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« Personal Jesus | Main | A Modest Proposal »

August 30, 2007

Dark victory

The wonderful news:

Taliban kidnappers Thursday released the seven remaining South Korean hostages and handed them over to Red Cross officials, Afghan and Taliban officials said.

On Wednesday, Taliban militants released a total of 12 South Korean hostages, part of the group of 19 Christian aid workers who have been held for nearly six weeks [two had been executed and two released prior to this].

The kidnappers freed the 10 women and two men in three separate groups, a day after South Korea announced its team of negotiators in Afghanistan had reached a deal with them.

The not-so-wonderful news:

Under the terms of an agreement reached on Tuesday. . . Seoul promised to halt all Christian missionary work in Afghanistan.

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» If they keepquiet… from Quadrivium
Just saw this on The Point… On Wednesday, Taliban militants released a total of 12 South Korean hostages, part of the group of 19 Christian aid workers who have been held for nearly six weeks [two had been executed and two released prior to this]. Th... [Read More]

Comments

labrialumn

The South Korean government doesn't really control where South Korean missionaries go. So that one was empty.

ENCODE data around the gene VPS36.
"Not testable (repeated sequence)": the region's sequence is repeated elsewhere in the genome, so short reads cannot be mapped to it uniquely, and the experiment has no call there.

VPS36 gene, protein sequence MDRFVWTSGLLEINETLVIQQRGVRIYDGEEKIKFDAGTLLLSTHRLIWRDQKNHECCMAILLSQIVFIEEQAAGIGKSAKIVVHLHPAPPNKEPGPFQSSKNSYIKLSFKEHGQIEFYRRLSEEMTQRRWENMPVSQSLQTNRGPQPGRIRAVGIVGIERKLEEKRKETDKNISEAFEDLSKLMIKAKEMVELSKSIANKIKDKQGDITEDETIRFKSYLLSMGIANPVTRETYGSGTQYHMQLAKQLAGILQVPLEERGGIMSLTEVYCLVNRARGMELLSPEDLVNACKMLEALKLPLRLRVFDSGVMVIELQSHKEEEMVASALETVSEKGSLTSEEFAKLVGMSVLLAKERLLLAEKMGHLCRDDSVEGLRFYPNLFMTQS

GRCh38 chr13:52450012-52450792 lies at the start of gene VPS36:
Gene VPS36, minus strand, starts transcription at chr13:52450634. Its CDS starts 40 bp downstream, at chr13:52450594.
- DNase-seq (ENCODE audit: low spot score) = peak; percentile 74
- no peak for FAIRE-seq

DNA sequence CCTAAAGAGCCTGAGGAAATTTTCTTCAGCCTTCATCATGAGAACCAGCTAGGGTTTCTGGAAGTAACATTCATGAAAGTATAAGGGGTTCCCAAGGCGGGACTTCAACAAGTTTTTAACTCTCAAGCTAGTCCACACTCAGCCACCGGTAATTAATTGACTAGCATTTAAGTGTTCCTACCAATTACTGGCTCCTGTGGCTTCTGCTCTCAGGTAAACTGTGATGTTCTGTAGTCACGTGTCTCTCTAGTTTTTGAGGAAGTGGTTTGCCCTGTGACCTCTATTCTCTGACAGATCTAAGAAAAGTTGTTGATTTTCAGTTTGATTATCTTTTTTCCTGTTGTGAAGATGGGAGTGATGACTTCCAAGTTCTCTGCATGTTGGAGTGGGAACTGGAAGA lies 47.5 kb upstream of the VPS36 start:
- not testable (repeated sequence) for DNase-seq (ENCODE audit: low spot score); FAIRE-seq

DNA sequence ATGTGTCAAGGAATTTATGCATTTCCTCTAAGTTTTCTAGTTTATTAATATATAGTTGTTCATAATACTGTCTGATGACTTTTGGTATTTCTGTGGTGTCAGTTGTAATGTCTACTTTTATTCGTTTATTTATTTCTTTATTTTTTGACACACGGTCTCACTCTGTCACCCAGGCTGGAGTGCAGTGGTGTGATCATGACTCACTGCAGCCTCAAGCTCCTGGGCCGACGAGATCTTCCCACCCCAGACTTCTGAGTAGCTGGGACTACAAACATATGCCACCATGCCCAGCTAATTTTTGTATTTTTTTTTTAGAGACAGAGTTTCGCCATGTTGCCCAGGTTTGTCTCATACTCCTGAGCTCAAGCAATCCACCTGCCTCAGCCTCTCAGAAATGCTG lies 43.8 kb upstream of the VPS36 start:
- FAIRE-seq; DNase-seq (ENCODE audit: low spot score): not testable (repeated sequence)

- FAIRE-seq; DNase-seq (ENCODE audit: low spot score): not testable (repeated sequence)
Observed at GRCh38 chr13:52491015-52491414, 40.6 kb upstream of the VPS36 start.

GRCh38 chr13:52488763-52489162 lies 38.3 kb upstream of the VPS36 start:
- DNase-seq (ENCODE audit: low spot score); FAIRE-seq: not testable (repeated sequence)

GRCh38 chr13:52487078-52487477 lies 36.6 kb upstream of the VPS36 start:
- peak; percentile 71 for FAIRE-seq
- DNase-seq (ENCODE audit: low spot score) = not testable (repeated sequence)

But they also promised to pull out their troops, handing the Muslims a victory and reinforcement for terroristic methods.

Sarah Barry

Those who gave their lives for Christ in Afganistan join the ranks of Christian martyrs and heros. They should be honored. To apologizd for their seeking to bring the love and forgiveness of Christ to people seduced by a religion of murder and violence is a shameful thing. I pray that the Christian churches of South Korea may send more missionaries to the places of the world where the gospel is needed--even if it means that they are put in harms way. Those of us who sit on the sidelines can at least honor their courage and sacrifice and pray for them. The South Korean government should be proud of such great men and women. I believe that we shall see again that the blood of martyrs is the seed of the church of our Lord Jesus Christ.

Stephen Skeete

In seeking to spread the gospel of Jesus Christ christians should not be bound by the dictates of any government but by conscience guided by the Bible.

To understand the apology of the Korean Christians one must also understand their culture, which is one of deference to the group and to elders.

However, I believe no Christian group should allow any goverment to negotiate away its right to witness in any country.

Christians who have been banned from particular countries have always sought ways and means to take the gospel to the people of the banned territory in order to fulfill the clear mandate of our Lord.

We should not allow our government to make any decision on behalf of the church which prevents or hinders the proclamation of the gospel. It is much better to die than to live with that kind of agreement.

The governement that can negotiate away the right of christians to witness in a foreign country will one day seek to prevent witness on its own soil.

The Korean believers ought to be highly commended for taking the gospel to Afghanistan; but apologising for going or for the problems their going caused their government, culture notwithstanding, was not a very good, and could work to the detriment of their freedom to proclaim the gospel at some later time.

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